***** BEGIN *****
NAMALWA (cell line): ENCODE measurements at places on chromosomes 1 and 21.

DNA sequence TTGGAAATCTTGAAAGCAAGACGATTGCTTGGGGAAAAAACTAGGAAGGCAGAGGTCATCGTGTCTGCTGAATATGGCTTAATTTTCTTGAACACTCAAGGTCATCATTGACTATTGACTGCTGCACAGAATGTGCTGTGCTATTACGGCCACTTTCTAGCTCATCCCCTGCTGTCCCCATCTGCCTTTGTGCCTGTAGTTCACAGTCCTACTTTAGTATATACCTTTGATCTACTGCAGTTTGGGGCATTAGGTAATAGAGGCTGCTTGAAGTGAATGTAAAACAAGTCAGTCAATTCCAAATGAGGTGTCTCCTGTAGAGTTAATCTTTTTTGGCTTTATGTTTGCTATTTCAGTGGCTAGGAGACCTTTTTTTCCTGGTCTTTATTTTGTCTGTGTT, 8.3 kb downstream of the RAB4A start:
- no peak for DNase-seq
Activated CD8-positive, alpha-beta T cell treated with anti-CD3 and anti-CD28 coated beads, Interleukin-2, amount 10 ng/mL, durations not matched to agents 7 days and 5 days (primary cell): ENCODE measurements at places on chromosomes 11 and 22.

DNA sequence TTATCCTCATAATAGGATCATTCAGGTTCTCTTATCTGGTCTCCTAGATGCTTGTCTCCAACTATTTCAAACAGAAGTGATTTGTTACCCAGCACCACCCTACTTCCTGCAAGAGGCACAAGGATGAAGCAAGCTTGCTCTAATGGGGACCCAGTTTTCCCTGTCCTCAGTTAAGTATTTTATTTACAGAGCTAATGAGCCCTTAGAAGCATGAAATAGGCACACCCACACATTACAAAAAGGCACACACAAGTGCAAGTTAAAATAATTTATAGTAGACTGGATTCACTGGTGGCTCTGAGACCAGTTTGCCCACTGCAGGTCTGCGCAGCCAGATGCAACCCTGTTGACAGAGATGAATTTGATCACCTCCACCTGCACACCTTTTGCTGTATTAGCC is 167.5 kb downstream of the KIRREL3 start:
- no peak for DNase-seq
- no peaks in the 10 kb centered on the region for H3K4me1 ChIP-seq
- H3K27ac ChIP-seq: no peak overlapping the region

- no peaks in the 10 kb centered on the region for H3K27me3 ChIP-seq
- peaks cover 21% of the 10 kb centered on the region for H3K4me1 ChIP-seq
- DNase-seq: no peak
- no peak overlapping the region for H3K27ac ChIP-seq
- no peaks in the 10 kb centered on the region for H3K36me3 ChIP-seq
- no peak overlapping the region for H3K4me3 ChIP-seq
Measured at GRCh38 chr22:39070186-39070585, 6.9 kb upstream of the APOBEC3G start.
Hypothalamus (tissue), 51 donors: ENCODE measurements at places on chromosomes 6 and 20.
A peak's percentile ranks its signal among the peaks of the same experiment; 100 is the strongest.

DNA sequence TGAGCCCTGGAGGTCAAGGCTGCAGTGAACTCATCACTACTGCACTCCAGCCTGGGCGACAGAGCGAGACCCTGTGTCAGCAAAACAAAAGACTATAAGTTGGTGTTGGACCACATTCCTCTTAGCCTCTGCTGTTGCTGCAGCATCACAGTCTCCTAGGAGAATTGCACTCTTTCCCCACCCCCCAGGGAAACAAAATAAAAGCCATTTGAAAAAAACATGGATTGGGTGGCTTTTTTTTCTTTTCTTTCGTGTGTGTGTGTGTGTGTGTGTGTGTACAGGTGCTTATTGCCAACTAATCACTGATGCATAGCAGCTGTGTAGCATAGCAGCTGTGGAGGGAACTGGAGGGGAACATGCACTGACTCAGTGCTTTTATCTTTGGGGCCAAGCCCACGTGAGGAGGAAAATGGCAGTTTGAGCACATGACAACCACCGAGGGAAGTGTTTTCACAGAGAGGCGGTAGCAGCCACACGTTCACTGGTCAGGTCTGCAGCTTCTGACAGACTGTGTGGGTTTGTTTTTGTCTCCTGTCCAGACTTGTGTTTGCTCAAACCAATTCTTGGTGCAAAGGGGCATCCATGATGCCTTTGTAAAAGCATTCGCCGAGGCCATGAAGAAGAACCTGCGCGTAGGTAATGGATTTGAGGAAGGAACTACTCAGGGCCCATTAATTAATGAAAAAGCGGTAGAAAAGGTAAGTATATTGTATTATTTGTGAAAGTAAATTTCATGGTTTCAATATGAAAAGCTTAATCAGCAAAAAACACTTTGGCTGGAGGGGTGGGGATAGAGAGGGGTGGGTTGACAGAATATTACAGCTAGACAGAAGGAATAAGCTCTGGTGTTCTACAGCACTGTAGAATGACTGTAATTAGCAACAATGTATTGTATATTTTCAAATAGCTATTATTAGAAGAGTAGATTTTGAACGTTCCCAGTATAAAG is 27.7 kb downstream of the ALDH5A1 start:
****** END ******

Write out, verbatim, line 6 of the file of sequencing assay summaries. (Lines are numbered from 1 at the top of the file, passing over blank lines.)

- no peak for DNase-seq